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Disaster Preparedness: Are You Ready?

By Teresa Garden, DVM

A number of hurricanes and tornadoes have come and gone this past year. Left in the storms’ ruinous wake are shattered homes, businesses, and lives. Some will rebuild. Others will not or cannot. Could our brothers and sisters on the east coast have been better prepared for this freak-of-nature storm? Can we in the Midwest better protect ourselves from tornadoes in the spring and summer and ice storms in the winter? All of these forces of nature can deprive us of our creature comforts in a matter of minutes. No roof overhead, no water, no electricity. Can we really prepare ourselves physically or emotionally for such drastic changes in how we are accustomed to living? I do not pretend to be an expert in this subject. As a veterinarian, I can, however, offer suggestions for helping your pet during an emergency situation.

First, prepare for the foe you know. With winter upon us, I am already dreading possible ice storms or heavy snows that may bring down electrical wires and plunge us into cold and darkness. Now is the time to make sure there are plenty of fresh batteries and working flashlights and lanterns. A weather radio is a must have. Do you have alternate sources of heat such as a wood-burning stove or fireplace? Perhaps a back-up generator could be the next big purchase item for your home. Restock the pantry with non-perishable foods for yourselves and do not forget to stock up on pet food as well! Some extra gallons of water may come in handy. Do you have a land line for phone use in your home? Cell phone towers cannot be counted on to provide service in emergency situations. Make sure to have extra sweaters and coats for your family and plenty of blankets to help keep the dogs and cats warm and dry if need be. Thinking of these things in advance may allow you to ride out a storm in your own home.

But what if there is fire, flood, wind or earthquake damage so severe you have to leave your home? This is a more drastic situation which calls for advanced planning. Especially if you have pets. Most of our pets are creatures of habits and can become very scared or confused when our lives are turned upside down in an instant. They may run, escape or hide at the very same time we may need to ready them for safe travel to a new destination. Make sure your dog will come to you when called. This is a command you will want your dog to obey before any emergency becomes a reality. Many cats will not come when called by name, so be prepared to find kitty in her favorite hiding place. Are your pets microchipped? This is still the best form of pet ID since it is permanent, safe, and very reliable. Unfortunately, you may become separated from your pets in a true disaster and a microchip is still the best chance you have at being reunited with your furry loved ones. Well-fitting collars, harnesses, and leashes are needed for the control and safety of your pets. And although collars may come off, it is still prudent to have name and phone number information tags attached to them.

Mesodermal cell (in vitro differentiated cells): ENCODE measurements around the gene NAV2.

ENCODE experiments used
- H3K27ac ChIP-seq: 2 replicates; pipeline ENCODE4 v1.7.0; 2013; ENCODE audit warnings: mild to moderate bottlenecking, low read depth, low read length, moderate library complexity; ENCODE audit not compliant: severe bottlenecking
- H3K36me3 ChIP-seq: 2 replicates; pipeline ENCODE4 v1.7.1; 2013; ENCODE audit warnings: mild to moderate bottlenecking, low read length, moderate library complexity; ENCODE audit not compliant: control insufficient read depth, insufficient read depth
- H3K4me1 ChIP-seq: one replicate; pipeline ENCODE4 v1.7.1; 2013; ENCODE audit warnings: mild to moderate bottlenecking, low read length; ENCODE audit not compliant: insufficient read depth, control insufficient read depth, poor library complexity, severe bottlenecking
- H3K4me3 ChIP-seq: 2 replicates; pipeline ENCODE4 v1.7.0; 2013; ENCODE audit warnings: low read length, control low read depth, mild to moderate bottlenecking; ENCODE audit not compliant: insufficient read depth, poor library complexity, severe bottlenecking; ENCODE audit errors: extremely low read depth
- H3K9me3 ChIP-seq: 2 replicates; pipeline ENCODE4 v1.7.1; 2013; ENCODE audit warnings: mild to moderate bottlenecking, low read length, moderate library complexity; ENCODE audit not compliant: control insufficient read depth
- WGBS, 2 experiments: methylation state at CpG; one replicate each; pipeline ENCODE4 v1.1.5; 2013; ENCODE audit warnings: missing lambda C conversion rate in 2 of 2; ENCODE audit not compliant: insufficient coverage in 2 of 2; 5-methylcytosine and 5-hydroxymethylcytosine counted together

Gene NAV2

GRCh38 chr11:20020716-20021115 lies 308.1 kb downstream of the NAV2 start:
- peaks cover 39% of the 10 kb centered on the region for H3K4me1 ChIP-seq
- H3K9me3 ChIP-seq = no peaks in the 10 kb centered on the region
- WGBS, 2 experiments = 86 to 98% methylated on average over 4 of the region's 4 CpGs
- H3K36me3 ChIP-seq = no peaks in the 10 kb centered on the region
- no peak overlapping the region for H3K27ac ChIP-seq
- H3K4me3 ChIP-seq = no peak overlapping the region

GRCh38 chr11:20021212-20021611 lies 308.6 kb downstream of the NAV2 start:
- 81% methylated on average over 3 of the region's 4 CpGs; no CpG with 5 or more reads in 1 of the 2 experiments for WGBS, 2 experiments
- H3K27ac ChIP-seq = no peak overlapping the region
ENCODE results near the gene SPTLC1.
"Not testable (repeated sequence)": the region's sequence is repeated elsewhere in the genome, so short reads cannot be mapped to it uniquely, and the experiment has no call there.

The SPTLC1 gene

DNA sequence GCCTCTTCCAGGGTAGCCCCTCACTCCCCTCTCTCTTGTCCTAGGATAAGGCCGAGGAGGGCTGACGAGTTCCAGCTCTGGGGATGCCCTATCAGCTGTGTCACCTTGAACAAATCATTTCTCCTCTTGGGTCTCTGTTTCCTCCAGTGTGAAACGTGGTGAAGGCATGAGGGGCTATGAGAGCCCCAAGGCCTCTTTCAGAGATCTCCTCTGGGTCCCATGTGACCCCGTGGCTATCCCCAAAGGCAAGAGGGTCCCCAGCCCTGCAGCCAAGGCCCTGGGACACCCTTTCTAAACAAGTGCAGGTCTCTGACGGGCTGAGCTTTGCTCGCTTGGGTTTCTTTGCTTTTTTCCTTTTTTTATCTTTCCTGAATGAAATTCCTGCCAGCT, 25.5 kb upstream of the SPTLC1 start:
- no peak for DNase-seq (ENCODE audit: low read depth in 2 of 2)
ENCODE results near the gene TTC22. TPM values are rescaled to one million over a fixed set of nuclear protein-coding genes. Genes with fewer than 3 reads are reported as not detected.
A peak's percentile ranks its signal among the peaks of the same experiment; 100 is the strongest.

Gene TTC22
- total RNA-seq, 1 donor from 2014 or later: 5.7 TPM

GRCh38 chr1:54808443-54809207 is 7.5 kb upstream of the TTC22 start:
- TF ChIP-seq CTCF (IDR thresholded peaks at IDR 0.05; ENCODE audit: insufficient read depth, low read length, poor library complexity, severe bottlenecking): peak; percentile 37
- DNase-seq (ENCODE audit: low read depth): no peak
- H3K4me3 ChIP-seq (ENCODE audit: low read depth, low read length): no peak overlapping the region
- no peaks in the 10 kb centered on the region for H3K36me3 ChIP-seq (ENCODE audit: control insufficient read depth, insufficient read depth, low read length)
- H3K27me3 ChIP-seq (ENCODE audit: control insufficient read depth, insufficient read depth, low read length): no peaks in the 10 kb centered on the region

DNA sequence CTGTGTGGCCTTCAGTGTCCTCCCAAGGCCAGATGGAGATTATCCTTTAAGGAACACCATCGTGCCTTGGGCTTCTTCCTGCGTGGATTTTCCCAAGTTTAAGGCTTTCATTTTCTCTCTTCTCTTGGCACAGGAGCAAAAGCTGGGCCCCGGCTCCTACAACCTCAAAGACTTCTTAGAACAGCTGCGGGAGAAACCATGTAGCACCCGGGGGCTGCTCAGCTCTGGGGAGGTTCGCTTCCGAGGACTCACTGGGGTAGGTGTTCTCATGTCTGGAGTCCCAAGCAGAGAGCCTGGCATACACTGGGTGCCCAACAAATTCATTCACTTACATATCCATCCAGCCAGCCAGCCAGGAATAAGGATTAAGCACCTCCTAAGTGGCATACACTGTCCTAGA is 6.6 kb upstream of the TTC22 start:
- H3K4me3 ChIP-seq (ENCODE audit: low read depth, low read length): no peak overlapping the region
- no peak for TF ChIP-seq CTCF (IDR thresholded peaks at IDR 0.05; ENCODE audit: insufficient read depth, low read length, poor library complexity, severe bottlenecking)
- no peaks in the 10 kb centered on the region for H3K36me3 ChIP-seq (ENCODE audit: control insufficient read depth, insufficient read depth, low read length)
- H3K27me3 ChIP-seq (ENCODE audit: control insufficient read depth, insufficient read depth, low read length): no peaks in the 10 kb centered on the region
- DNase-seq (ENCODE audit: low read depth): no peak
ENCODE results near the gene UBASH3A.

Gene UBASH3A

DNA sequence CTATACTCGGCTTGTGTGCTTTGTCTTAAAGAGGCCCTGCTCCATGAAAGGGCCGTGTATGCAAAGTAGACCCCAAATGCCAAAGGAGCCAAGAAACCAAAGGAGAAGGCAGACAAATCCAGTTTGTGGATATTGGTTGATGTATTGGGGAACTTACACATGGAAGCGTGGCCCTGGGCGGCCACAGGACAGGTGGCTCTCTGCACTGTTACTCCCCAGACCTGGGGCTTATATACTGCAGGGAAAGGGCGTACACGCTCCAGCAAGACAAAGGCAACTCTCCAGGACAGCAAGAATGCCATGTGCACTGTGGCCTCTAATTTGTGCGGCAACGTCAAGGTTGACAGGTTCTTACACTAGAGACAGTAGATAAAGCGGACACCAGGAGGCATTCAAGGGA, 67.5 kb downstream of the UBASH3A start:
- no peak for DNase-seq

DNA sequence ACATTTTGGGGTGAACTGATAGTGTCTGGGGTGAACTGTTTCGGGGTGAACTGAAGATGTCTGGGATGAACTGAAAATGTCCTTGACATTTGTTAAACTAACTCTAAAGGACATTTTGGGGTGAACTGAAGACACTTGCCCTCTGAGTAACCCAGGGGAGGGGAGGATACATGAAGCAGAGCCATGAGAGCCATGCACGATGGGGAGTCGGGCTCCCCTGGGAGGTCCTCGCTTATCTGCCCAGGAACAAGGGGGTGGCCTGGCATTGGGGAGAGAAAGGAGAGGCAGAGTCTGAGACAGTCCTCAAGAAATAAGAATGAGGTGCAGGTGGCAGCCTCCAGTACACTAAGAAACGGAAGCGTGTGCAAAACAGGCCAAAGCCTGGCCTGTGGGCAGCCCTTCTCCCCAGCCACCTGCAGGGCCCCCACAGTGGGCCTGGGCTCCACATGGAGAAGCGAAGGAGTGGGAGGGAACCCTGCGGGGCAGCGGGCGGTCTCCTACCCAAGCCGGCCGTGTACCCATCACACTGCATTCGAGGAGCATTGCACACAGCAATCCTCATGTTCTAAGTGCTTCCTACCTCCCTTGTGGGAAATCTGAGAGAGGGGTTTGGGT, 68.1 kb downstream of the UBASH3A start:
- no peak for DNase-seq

Carriers are needed for every pet you have including dogs, cats, birds, and pocket pets. This will be the safest way to transport them in the car since many of our pets do not travel without anxiety and fear. Feliway spray for cats and DAP collars for pooches can alleviate their fears. Rescue Remedy will help decrease stress and anxiety in pets and people. Vaccine certificates and medications for pets should be taken with you if possible. If time allows, stock the car with pet food, water and food bowls, and cleaning supplies. An emergency kit, flashlights, and extra blankets make good traveling companions.

It is important to know in advance your options on where to go with your pets. Are there friends or family who can accommodate you and your pets? Is there a kennel you are familiar with who could board your pets in an emergency? Do you know hotels or motels that are pet friendly? Do they have restrictions on the size or number of pets? If a hotel or motel is your destination, please consider some pets may freak out if left alone in a strange place. They could damage property or even injure themselves. Please remember, pets cannot be left in a car in extreme temperatures Heat stroke can occur in a matter of minutes. There is also a danger of hypothermia ensuing if left in a car in cold weather.

None of us know what the future holds. Hopefully, you will never have to employ any of these measures. But it does not hurt to try to anticipate and plan for inclement weather or other emergencies. But for the grace of God, we can find ourselves in the same predicament as those who faced the big storms this past year.

Dr. Teresa Garden is chief veterinarian/owner of Animal Health & Healing, a full-service holistic and conventional veterinary practice in the Maplewood/Richmond Heights area. Visit online at AnimalHealthandHealing.com; or call 314-781-1738.

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